July in the Garden

Unsurprisingly it’s been another busy month in the garden, though all the busyness has been in the harvesting, picking, cooking and eating. Bar a couple of rows of carrots and parsnips and a few lettuces nothing new has been sown or weeded. And it’s truly a jungle out there, there’re weeds taller than me! But then I’ve had a busy month of visitors and school holidays. Hoping to get more of a grip in August.

My jungle of a Potager!

This month’s all been about the courgettes, barely a meal’s gone by without them appearing in some form or other (just incase you hadn’t noticed!). My nine plants have been on a bit of rampage!. Incase you missed it I did a round up of all my favourite courgettie recipes a few days ago.

And I’m very pleased to report the tomatoes are all going great guns, each and every one of my 58 plants (plus a few more stray wild ones scattered around the plot!) are all fruiting and we’ve started to pick and eat the huge beefies and some sweet-as-sweet-can-be cherries. They’re definitely my August Veg of the Month and I’ve already been busy in the kitchen trying out lots of new recipes. I’d love to know your ideas if you’d like to share  them (and you’ll get a mention in my round up!)

Beef Tommies

The Cherry Tommies

And finally, my slightly behind Plum Tommies

Other goodies that we’ve started to tuck into this month are cucumbers (they grow as fast as the courgettes, I’ve quite frankly never eaten so many in my life!) and the equally profuse French beans.

Cucumber, one of dozens!

The Borlotti (they’re the gorgeous red pods) and French Beans

A basketfull of Beans

The first baby aubergine has formed, but I doubt they’re going to do anywhere near as well as last year. I think I had eight plants literally dripping with them between July and November last year. Most of mine look unlikely to even fruit this season. Same for the peppers, extremely disappointing.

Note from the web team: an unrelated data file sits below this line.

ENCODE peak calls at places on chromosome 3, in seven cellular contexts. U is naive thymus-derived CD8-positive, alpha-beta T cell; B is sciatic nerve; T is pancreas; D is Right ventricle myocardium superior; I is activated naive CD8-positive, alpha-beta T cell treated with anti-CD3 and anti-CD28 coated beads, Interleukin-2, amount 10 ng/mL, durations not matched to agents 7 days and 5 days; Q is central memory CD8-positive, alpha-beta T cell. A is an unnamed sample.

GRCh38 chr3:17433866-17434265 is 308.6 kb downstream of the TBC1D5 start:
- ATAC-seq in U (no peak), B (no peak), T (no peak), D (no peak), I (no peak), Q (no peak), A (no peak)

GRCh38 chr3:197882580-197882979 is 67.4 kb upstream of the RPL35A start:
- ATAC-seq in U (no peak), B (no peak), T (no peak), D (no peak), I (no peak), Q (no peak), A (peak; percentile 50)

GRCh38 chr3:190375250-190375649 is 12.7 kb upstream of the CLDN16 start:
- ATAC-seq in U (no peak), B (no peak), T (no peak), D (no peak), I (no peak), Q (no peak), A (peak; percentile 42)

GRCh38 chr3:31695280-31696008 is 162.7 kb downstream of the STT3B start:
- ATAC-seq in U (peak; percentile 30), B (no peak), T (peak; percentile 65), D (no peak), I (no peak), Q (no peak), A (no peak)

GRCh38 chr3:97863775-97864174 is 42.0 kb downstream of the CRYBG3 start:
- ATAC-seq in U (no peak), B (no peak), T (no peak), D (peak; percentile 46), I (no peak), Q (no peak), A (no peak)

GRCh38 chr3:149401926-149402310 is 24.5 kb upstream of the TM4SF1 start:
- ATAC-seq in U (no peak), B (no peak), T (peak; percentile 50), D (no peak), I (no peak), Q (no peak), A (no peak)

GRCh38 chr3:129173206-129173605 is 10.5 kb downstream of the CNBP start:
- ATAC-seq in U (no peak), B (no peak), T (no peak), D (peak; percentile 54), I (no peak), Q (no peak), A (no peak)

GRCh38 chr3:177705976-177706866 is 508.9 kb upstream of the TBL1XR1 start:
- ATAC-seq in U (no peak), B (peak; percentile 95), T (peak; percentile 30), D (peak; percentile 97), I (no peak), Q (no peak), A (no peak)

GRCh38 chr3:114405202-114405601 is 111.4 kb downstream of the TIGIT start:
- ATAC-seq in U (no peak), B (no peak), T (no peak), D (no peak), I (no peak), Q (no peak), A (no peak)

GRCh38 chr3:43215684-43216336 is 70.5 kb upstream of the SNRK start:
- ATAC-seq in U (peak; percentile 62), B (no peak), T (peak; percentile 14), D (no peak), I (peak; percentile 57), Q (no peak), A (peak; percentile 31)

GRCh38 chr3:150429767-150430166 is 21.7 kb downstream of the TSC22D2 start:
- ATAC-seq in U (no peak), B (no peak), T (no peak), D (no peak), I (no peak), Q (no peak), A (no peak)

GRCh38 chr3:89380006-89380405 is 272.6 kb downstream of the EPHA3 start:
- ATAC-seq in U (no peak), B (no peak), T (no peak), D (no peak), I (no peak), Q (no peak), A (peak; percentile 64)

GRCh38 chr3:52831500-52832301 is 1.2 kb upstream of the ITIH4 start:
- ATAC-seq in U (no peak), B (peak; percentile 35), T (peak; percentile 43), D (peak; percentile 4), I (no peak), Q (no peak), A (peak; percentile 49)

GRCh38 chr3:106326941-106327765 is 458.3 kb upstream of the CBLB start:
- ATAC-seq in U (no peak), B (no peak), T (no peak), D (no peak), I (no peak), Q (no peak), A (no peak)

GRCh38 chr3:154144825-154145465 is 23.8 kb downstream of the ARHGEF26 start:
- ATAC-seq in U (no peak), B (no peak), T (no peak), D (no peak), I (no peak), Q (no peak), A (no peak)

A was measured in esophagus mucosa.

There’s a few pumpkin and squash now formed, but again they’re a little disappointing compared to the bumper crop of last year, despite my having twice as many plants. But maybe there’s still time to catch up?

One of the first Pumpkins

Baby Butternut

Other notable olympic growers this month are the sweetcorn that I only planted at the beginning of June and my lovely chilli plants that are dripping with decidedly hot chillies. A hot success compared to the boringly mild ones of last  year.

My Majestic Sweetcorn, the cobs are just starting to form

My chillies are HOT!

Along with the garlic back in June, my shallots and red onions have now all been harvested and are hanging out to dry.

That’s my lot of Shallots!

A wheelbarrow o’ onions!

What We’re Eating:

Quite a lot really! Bar the odd red pepper and a few bananas I’ve not been buying any fruit or veggies for weeks (or months?) now.

– Garlic, Shallots and Red Onions

– New potatoes, normal ‘Old’ Potatoes

– Lettuces, Radish, a few Spring Onions

– Cucumbers

– The odd early summer Squash

– Courgettes until they’re coming out of our ears

– Cherry & Beef Tomatoes

– Swiss Chard

– French Beans

– Strawberries & Rhubarb

– Basil, Coriander, Rosemary, Mint, Tarragon, Oregano, Chives Thyme, Sage, Lovage, Parsley

And I think that’s it? We’ve also got lots of very exciting and wonderful freebie wild stuff growing, but I’m going to save that for another blog.

So that’s it for July. Bring on the August Tomatoes!

Louisa x

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2 responses to “July in the Garden

  • Laura@howtocookgoodfood

    I am so envious and wonder if you water very much? You have so many fantastic tomatoes along with all the other goodies, how satisfying it must be!
    The joys of growing your own veg, so inspiring :)x

  • Chez Foti

    Thanks Laura. I actually only started gardening last summer and so far most things have been a reasonable success. But then we do have quite a bit of sunshine and warmth. I actually don’t water very much at all, but we’ve had fairly consistent downpours of rain every few days this year. I tend to only water once a week if we haven’t had any rain. But I’ve also mulched most of the veggies now to try to retain as much water and we’ve got heavy water absorbing clay soil that helps too.

    The tomatoes only arrived later in the month and I didn’t get my act into gear to enter the One Ingredient Challenge, what a shame. And I’ve refused to buy tomatoes for months now knowing we had this huge glut coming!

    Louisa

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